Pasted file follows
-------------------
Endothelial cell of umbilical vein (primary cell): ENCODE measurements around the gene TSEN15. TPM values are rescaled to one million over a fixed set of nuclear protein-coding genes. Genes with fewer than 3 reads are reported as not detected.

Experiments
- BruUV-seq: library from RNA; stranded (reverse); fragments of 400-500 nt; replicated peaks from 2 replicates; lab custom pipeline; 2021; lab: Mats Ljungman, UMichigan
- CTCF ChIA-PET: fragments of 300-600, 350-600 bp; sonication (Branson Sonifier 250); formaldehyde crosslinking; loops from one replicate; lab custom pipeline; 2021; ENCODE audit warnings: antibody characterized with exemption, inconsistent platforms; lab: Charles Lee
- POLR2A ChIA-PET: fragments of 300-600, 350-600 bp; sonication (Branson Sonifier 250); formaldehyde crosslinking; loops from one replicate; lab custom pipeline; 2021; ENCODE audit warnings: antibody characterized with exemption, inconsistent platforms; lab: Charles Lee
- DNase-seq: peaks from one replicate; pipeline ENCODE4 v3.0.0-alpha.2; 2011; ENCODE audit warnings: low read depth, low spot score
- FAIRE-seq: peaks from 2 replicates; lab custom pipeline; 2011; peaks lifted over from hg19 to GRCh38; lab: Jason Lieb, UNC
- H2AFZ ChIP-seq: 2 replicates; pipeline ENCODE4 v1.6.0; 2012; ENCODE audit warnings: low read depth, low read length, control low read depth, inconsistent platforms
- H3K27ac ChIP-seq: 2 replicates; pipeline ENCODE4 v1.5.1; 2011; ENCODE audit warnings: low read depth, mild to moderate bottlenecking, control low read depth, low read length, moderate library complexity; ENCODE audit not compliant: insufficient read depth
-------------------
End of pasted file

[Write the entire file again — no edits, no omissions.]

Endothelial cell of umbilical vein (primary cell): ENCODE measurements around the gene TSEN15. TPM values are rescaled to one million over a fixed set of nuclear protein-coding genes. Genes with fewer than 3 reads are reported as not detected.

Experiments
- BruUV-seq: library from RNA; stranded (reverse); fragments of 400-500 nt; replicated peaks from 2 replicates; lab custom pipeline; 2021; lab: Mats Ljungman, UMichigan
- CTCF ChIA-PET: fragments of 300-600, 350-600 bp; sonication (Branson Sonifier 250); formaldehyde crosslinking; loops from one replicate; lab custom pipeline; 2021; ENCODE audit warnings: antibody characterized with exemption, inconsistent platforms; lab: Charles Lee
- POLR2A ChIA-PET: fragments of 300-600, 350-600 bp; sonication (Branson Sonifier 250); formaldehyde crosslinking; loops from one replicate; lab custom pipeline; 2021; ENCODE audit warnings: antibody characterized with exemption, inconsistent platforms; lab: Charles Lee
- DNase-seq: peaks from one replicate; pipeline ENCODE4 v3.0.0-alpha.2; 2011; ENCODE audit warnings: low read depth, low spot score
- FAIRE-seq: peaks from 2 replicates; lab custom pipeline; 2011; peaks lifted over from hg19 to GRCh38; lab: Jason Lieb, UNC
- H2AFZ ChIP-seq: 2 replicates; pipeline ENCODE4 v1.6.0; 2012; ENCODE audit warnings: low read depth, low read length, control low read depth, inconsistent platforms
- H3K27ac ChIP-seq: 2 replicates; pipeline ENCODE4 v1.5.1; 2011; ENCODE audit warnings: low read depth, mild to moderate bottlenecking, control low read depth, low read length, moderate library complexity; ENCODE audit not compliant: insufficient read depth